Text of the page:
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Today in Denmark: A roundup of the news on Friday

Elizabeth Anne Brown
Elizabeth Anne Brown - [email protected]
Today in Denmark: A roundup of the news on Friday
Denmark is very much not on track to meet its ambitious wind energy goals, according to data from the Danish Energy Agency. Photo: Mads Claus Rasmussen/Ritzau Scanpix

A 'disaster' for Danish wind energy, late cancer diagnoses linked to mental health, and a mixed bag for the labour market are among the top news stories in Denmark on Friday.


'Disaster' for Danish wind energy goals 

Despite lofty ambitions for increasing its wind energy capacity, Denmark will build zero onshore wind turbines in 2023 and 2024, broadcaster DR reports

"I actually think it's a disaster," Kristian Jensen, head of the industry association Green Power Denmark, told DR. "I am disappointed that all the talk about high ambitions has not resulted in better rules and better conditions (for the power companies, ed.), so that we could have an expansion and more green energy." 


While parliament voted to construct 8 gigawatts of wind energy capacity by 2030, so far only 2.5 gigawatts' worth is slated to be built, according to the Danish Energy Agency. 

"This means we don't have the cheapest way to produce electricity," says Brian Vad Mathiesen, Aalborg university professor of energy planning. "We are in an energy crisis that will not end in the coming years. If we don't get a turbine up and running in 2023, it's a declaration of failure in relation to countries that look to Denmark as a leader." 

Report: Danish doctors miss important diagnoses like cancer in people with mental health concerns 

A new investigation by the Danish Treatment Council has confirmed what many advocacy organizations have long suspected — people with mental health concerns, including depression and anxiety, receive worse care from their doctors for the rest of their body.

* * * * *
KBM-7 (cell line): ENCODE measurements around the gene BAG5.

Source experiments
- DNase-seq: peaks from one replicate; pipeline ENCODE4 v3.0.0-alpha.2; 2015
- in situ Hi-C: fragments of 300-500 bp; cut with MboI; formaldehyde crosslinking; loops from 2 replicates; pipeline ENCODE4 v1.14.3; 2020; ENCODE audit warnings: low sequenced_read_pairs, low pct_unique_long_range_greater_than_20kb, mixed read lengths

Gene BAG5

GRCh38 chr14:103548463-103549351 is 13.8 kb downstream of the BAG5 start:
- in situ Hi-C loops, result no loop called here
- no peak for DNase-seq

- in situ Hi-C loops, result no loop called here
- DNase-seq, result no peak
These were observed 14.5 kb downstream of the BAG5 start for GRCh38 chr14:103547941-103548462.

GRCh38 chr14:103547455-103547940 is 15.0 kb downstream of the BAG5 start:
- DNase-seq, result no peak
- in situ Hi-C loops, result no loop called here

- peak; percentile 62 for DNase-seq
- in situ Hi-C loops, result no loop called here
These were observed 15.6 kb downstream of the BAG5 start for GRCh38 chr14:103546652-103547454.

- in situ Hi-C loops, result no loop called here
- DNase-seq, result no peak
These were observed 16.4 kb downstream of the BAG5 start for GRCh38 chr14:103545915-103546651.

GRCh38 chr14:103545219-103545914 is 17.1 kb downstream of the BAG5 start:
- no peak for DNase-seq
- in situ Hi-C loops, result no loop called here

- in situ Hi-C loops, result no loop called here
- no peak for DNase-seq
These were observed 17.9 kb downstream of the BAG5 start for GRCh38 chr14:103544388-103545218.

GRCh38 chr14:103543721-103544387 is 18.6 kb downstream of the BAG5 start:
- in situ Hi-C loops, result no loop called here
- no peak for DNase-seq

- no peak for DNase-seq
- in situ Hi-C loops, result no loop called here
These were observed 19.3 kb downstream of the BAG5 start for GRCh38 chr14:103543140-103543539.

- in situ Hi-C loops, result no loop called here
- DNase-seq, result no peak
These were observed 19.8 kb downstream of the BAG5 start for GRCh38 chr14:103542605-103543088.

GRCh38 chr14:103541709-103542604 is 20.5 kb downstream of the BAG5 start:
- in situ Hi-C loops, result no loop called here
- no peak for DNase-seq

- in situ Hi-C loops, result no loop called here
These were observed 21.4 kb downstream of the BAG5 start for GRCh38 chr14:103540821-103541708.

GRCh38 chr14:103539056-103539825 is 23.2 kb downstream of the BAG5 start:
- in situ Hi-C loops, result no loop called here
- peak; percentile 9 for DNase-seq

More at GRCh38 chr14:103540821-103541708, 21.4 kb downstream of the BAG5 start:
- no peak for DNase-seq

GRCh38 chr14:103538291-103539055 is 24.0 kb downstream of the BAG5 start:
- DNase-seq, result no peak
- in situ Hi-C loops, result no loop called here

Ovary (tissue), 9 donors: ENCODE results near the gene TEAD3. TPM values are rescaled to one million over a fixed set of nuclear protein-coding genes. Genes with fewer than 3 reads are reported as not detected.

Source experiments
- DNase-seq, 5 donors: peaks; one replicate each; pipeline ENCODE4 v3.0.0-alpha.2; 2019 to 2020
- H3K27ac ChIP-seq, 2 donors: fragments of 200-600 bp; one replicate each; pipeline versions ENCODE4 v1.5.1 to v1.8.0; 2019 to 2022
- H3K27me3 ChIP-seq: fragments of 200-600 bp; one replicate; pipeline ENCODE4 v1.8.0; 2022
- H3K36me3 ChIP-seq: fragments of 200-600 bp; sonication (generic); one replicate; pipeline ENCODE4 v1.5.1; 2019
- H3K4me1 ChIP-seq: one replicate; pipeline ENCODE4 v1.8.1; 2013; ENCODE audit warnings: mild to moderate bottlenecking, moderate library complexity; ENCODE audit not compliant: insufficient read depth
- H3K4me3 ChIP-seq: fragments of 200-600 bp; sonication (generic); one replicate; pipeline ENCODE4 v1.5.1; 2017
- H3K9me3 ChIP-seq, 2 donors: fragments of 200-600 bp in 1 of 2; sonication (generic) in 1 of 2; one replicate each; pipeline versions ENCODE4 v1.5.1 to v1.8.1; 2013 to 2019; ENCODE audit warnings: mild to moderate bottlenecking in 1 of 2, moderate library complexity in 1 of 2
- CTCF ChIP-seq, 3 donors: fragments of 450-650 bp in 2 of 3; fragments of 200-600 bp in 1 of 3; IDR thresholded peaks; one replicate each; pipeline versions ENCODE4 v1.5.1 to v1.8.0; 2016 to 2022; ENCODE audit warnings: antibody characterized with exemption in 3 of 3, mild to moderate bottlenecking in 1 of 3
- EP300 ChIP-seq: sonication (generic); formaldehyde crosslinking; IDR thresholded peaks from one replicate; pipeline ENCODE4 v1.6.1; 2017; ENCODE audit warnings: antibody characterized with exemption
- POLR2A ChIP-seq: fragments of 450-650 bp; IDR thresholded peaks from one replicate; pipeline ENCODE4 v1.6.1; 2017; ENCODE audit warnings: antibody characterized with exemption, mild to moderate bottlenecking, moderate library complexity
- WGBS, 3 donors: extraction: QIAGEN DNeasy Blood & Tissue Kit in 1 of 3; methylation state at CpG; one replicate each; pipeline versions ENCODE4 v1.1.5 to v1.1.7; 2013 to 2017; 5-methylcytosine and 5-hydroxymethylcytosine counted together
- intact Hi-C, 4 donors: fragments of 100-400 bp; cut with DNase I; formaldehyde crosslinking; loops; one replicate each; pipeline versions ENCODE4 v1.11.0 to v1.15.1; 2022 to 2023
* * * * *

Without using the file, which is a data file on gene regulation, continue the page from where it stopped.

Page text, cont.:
The report concludes that people with mental illness receive later diagnoses for cancer and receive worse treatment, DR says. 

"The risk of dying from all the major somatic diseases" — non-mental illnesses, such as heart disease, stroke, cancer, and infections — "is higher if you have a mental illness," says Merete Nordentoft, a senior physician and professor of psychiatry who is a co-author of the report. "It almost doesn't matter what your mental illness is." 

READ MORE: Experts call for Denmark to spend billions on mental health services

Danish employment market: hot and cold since November 

The final statistics from November 2022 show 4,300 new jobs added that month, continuing record-setting growth. But economists say the market has since cooled. 


"Today's numbers are already somewhat outdated," Jeppe Juul Borre, chief economist at Arbejdernes Landsbank, wrote in an analysis. "A fresher picture of the job market shows that unemployment increased by 5,700 people during November and December." 

READ MORE: Ten ways to improve your chances of finding a job in Denmark 


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